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Playing mantis

'The Notorious B.U.G.' explores human gender norms from an insect's perspective

"Being the mantis is very liberating," playwright Marjorie Hazeltine said. "I have a lot of friends who have such complex relationships with their bodies, and so much shame and self-loathing. The mantis would never do that. She would be, like, 'My arm works? Great! If my legs work, great."

The particular praying mantis in question is of the species Ilomantis ginsburgae, named after Supreme Court Justice Ruth Bader Ginsburg. When Hazeltine read about the 2016 entomological discovery, she was fascinated -- and inspired. She'll debut her new one-woman show, "The Notorious B.U.G.," at the Dragon Theatre Aug. 14.

"The show, in a nutshell, is about a nonhuman, non-gendered creature being thrust into a human-gendered world," Hazeltine said. "It's trying to be this convergence of real science and my actual interest in the insect itself and then this other completely fictional made-up narrative that's exploring human social interactions."

Yes, the play is written from the point of view of the praying mantis, a year after she's named in honor of Bader Ginsburg, a beloved hero to many feminists. Being in the spotlight leads the mantis to try and make sense of -- and fit into -- human society.

Hazeltine first learned about the mantis from her then-roommate.

"She and I just started joking about how this praying mantis' life would have changed from a life of anonymity to now being linked to this really powerful woman," she said. "And for some reason we were thinking she'd have a really hard time with clothing and meeting gender norms; we were joking about if she would go to a nudist colony, and if she would get fan mail and people would mistake her for Ruth Bader Ginsburg." The ideas stuck with her. "I started thinking about myself, and my own gender construction through the lens of this mantis," she said.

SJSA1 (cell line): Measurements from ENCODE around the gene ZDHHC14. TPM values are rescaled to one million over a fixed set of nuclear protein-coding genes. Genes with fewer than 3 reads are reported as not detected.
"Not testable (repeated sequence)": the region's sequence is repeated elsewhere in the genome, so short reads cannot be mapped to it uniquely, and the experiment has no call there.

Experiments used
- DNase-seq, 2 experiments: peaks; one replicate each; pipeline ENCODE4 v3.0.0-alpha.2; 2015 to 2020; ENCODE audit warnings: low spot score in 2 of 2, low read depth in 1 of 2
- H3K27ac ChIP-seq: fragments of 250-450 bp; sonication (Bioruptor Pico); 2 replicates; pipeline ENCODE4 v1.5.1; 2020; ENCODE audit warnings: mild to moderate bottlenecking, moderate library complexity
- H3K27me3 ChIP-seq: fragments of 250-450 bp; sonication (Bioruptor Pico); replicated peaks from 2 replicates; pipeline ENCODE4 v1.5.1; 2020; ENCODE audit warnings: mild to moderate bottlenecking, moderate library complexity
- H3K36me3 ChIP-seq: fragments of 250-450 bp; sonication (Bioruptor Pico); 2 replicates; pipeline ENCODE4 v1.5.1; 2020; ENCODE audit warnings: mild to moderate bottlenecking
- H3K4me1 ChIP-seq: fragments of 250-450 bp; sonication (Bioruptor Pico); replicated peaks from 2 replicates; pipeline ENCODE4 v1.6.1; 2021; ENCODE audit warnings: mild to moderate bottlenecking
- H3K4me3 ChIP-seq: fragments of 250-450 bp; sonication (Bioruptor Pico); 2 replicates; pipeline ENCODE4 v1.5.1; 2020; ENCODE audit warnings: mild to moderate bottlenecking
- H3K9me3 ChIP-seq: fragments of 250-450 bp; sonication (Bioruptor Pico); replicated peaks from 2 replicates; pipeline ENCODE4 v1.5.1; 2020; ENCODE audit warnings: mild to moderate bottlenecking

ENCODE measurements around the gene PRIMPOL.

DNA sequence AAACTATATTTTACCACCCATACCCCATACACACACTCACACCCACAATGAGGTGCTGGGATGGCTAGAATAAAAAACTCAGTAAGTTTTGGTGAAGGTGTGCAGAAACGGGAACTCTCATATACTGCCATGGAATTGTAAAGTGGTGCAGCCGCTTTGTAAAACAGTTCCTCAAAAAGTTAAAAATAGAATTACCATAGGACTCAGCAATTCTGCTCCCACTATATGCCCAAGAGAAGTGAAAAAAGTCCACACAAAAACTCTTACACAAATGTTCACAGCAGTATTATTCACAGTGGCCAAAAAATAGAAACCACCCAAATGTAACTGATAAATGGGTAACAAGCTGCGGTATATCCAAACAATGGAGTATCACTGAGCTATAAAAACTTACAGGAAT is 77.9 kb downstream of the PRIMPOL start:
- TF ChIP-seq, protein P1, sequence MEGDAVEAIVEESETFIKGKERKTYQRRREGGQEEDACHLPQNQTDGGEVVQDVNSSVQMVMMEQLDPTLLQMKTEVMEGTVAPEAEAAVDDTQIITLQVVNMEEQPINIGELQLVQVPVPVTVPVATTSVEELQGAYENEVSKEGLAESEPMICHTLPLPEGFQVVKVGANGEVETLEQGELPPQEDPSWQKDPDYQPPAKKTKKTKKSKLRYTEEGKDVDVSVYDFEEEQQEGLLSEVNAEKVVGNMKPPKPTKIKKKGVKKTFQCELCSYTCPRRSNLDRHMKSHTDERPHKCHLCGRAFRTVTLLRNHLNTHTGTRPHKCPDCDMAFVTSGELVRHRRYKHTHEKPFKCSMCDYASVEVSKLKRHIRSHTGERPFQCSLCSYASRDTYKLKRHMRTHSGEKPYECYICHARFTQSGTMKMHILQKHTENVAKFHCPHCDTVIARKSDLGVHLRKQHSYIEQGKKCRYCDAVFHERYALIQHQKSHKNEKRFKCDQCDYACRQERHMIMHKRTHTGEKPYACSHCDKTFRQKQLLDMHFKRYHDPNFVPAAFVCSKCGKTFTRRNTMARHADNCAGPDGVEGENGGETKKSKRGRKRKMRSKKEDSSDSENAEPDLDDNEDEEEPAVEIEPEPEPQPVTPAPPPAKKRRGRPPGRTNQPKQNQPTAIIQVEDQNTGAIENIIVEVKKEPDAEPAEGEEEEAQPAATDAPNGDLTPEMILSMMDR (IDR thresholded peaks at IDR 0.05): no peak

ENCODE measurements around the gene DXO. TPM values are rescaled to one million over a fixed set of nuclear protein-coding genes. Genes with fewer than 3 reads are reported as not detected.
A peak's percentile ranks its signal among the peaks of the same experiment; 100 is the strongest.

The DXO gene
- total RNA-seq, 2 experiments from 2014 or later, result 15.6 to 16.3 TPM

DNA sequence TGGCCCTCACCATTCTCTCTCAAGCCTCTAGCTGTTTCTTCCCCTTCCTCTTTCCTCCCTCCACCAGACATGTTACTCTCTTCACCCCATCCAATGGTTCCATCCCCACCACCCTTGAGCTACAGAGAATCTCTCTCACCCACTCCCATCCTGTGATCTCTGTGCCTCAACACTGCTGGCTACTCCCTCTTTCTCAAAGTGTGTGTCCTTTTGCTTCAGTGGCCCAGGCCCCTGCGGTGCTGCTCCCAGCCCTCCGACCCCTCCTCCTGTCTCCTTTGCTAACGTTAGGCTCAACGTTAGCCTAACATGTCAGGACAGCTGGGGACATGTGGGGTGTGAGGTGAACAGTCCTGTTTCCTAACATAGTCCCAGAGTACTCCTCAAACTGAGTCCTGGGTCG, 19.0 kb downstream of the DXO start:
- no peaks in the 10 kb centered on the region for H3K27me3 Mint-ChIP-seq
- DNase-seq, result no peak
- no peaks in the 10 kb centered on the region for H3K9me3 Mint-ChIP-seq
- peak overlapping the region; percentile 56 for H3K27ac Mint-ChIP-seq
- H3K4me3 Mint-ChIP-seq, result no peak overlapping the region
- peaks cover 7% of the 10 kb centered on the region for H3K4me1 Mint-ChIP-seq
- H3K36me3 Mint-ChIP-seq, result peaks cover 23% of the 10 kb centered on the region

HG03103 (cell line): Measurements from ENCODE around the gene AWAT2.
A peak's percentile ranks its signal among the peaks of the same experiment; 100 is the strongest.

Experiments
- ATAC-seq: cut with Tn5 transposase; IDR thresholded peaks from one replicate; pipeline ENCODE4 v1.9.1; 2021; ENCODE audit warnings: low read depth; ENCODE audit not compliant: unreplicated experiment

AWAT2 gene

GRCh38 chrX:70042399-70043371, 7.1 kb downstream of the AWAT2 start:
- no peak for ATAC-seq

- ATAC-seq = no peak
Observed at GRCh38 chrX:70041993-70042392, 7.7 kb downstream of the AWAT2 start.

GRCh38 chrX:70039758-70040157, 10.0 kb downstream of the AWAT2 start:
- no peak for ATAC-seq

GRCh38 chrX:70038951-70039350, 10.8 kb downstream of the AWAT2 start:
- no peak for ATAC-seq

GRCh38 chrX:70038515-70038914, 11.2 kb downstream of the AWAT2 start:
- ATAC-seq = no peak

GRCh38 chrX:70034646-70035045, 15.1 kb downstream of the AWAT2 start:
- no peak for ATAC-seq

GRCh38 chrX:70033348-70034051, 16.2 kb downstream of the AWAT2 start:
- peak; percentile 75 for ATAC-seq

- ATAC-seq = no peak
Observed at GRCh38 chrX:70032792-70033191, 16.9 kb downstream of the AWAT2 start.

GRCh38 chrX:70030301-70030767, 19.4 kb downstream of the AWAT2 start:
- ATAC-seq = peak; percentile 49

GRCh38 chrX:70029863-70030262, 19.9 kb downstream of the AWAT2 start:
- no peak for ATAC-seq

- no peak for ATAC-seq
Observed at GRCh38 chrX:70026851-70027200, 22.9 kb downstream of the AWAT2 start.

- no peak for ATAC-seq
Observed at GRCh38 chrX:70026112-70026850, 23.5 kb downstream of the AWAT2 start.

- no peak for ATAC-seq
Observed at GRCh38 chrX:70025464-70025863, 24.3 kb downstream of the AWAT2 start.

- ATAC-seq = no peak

The real Ilomantis ginsburgae, native to Madagascar, was plucked from obscurity by Case Western Reserve University graduate student Sydney Brannoch, who studied a specimen of the species at a museum in Paris. Brannoch and her supervisor, Gavin Svenson, found that the species could be identified solely by examining the female genitalia. This goes against the practice throughout much of the history of science, in which only male specimens were considered useful. They named the newly discovered species in honor of Bader Ginsburg in part because of her reputation of fighting for gender equality (they also saw a resemblance between the neck of the insect and the lacy jabot collar Bader Ginsburg wears over her robe).

Hazeltine said she's very interested in the history of science. She also has a lifelong appreciation for insects, thanks to her entomologist grandfather.

"There have been a lot of theories about why (female) mantises eat their mates. That seems to be a big fixation," she said of what is probably the most widely known mantis fact. "I think a lot of scientists have gotten trapped in thinking of it in really human terms, because that would be so horrible or so barbaric. And I just think those narratives don't work at all in the scientific world." Mantises, she pointed out, have a very short life cycle and, interestingly, males can keep on mating even without their heads.